The Captain (2020) Film Review
The cinematic inspiration for the real-life ominous May 2018 Sichuan Airlines flight 8633 is depicted so effectively in filmmaker Andrew Lau’s hair-raising, high-in-the-sky action thriller The Captain. A notable cross between Clint Eastwood’s character study biopic Sully and the jittery airborne disaster flight fright flicks Lau establishes a claustrophobic, chaotic tension tale that recaptures the action-packed anxieties over the Tibetan Plateau in Lau’s chilly-minded The Captain.
Although The Captain feels occasionally choppy in its tactical editing complete with cornball confrontational twisty situations Lau still manages to convey the anticipated high stakes hurdles that befell the plane’s heroic but harried Captain Liu Chuanjian (Hanyu Zhang) and the panicky passengers that were entrusted in his procedural abilities. Lau, known for his action-producing prowess courtesy of the Infernal Affair movie series, establishes a rollicking mid-air crisis that more than not hits its nail-biting rhythms. The manufactured 30,000 feet skyline suspense may not be the most convincing display of psychological turmoil but the CGI flourishes in The Captain is enough to add an element of uncertainty and wonderment about a harrowing true story event grounded in familiarity.
Lau and screenwriter Yu Yonggan (“The Bravest”) concoct an above-the-clouds actioner that proudly revels in the traditional tropes of problematic plane potboilers. Sadly, The Captain has not provided a distinctive frontman to its sinister story in the way the aforementioned Sully’s idealistic Chesley Sullenberger was received or Flight’s capable but seriously flawed Whip Whitaker was compellingly portrayed. Still, the formidable Captain Liu Chuanjian holds his own as a solid family man whose sweet promise to return home soon to partake in his young daughter’s birthday party speaks volumes of a man with good-natured character and commitment.
Thus, the tone is set for that fateful day on May 14, 2018 where the unflappable Chuanjian and his crew and passengers will encounter the ultimate flight from hell…the takeoff from Chongqing to Lhasa, Tibet that would include a massive cockpit windshield shattering placing everyone on board in immediate peril. The turbulence, both outside and inside the aircraft, would be a horrific reality for lives possibly being endangered en route to a destination now seemingly unfathomable to reach. Naturally, this challenges Capt. Chuanjian to show what this professional aviator possesses as a skilled leader. It would take wit, ingenuity, survival instincts, and focus for Chuanjian to guide others from this possible massive tin-winged casket in the sky.
Among the crew members along for the harrowing ride to share in the jeopardized proceedings is Chaunjian’s first mate Xu Yichen (Hao Ou) whose efficiency is so surgical–something that ironically undermines what will become toxic when the extensive safety measures are usurped by the freakish cockpit cave-in causing the flight damage. Bi Nan (Qin Li), the lead flight attendant manager, oversees a top-notch staff but she and her workers are overwhelmed by the startling happening of terror as the frenzied passenger understandably are in doomsday mode. Together, Chuanjian and his staff must navigate the life-threatening emergency at hand. The Captain’s foreshadowing quip about something possibly going wrong to his co-pilot despite reassured plane operations turns out to be a prophetic insight.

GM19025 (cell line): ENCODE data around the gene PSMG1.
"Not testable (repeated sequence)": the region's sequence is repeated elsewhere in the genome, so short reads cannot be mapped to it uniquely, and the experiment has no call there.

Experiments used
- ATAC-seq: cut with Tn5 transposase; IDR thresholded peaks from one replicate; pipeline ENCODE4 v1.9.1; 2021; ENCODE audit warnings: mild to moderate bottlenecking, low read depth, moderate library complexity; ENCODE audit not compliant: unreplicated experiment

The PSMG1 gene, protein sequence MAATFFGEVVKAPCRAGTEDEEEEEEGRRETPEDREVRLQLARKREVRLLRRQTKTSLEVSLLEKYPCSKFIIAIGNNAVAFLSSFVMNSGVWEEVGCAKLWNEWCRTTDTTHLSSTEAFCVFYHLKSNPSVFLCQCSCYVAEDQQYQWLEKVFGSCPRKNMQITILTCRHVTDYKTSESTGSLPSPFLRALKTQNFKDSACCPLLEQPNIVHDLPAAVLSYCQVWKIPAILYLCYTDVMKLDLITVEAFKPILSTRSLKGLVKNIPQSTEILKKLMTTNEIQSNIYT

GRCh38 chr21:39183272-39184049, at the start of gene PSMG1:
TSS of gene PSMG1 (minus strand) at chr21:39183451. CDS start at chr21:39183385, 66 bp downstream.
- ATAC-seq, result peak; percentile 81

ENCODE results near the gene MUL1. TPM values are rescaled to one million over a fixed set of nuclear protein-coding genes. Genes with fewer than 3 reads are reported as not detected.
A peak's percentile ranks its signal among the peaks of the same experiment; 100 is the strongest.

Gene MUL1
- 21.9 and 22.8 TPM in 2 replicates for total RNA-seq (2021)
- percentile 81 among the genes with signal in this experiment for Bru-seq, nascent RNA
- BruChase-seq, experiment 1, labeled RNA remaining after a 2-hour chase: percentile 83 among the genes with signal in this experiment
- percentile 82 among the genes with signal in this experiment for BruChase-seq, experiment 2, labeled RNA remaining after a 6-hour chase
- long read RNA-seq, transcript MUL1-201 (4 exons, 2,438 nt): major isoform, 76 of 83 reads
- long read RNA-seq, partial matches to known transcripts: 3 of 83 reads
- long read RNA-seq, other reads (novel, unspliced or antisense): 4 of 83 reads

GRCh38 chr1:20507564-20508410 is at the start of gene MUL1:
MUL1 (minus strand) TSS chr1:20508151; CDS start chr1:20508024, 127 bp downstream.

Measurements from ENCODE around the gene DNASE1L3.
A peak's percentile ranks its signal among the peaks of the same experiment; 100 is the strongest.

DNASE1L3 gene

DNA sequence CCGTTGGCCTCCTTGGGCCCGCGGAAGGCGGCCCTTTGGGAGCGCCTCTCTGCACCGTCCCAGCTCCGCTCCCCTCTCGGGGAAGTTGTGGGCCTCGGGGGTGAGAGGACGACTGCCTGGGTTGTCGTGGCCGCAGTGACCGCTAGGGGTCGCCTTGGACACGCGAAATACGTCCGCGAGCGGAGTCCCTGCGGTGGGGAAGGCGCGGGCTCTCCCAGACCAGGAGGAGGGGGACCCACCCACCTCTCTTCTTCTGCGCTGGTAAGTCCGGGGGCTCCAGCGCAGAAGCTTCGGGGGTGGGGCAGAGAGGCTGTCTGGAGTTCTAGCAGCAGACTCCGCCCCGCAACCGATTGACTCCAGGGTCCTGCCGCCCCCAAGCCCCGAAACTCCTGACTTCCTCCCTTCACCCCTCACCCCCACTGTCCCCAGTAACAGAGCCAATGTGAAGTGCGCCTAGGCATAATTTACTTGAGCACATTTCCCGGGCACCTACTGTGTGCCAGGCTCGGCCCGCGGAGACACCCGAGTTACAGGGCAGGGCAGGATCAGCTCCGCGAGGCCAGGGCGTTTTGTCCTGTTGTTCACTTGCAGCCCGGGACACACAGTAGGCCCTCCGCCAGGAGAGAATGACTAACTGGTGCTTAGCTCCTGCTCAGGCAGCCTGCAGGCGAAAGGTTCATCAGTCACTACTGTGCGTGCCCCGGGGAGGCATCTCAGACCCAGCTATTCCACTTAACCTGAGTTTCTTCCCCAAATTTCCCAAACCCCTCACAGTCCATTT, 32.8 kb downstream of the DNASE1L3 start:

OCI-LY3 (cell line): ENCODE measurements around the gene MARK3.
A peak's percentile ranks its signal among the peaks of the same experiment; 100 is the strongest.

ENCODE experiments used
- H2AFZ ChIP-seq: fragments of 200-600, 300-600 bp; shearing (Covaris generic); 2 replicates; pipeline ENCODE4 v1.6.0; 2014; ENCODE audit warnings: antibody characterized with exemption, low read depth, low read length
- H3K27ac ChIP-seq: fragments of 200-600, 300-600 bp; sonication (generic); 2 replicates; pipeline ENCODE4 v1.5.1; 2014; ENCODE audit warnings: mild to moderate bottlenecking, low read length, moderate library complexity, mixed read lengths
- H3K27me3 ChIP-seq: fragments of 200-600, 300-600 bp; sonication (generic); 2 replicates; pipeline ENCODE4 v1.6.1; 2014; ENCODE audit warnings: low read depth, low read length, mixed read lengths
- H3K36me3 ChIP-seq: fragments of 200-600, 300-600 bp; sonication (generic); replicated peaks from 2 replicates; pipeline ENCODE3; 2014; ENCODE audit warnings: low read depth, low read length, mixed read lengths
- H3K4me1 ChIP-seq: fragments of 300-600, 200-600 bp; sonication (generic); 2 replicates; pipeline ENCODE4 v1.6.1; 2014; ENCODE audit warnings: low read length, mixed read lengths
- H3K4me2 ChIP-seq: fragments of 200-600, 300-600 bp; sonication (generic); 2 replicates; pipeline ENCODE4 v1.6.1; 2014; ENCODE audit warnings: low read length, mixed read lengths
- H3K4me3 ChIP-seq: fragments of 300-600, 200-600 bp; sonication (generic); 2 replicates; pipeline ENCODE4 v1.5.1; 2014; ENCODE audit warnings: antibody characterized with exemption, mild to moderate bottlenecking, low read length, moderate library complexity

The Captain does not go much into character development detail because the only concern of interest lies in the overall dilemma of the plane’s hasty predicament. The main journey through purgatory is predicated upon the bothered shoulders of Zhang’s Capt. Lui Chaunjian, the tortured tour guide through the deadly skies whose resourceful steadiness is the selling point of this disaster thriller. The Captain may feel somewhat stuffy with its insistence to outlining airport protocol–the varied safety checklist of instructional preparation of the airline, its employees and the flying patrons until the unthinkable occurs. It is an eerie look at the hazardous outcome that would be unimaginable to both casual and habitual travelers alike. Nevertheless, Lau is able to inject the conflict and outrage that bombarded the unsuspecting victims of a grand scale accidental occurrence that could have resulted in an uglier reality.
The wreckage of set pieces, mass confusion and delusion, a body threatening to be sucked through a pressured and exposed cockpit, and whatever other hysteria-oriented goings-on is presented colorfully in Lau’s action-adventure spectacle that feels as unapologetically loose and unrestrained as a defective seat belt. The Captain is an edgy joyride that has convincingly graced the giddy box office in China and hopefully elsewhere that appreciates queasy popcorn entertainment that is eager to win over one’s enthusiastic scream.
DIRECTOR: Andrew Lau
STARRING: Hanyu Zhang, Jiang Du, Hao Ou, Qin Li, Quan Yuan, Ge Gao
RUN TIME: 110 minutes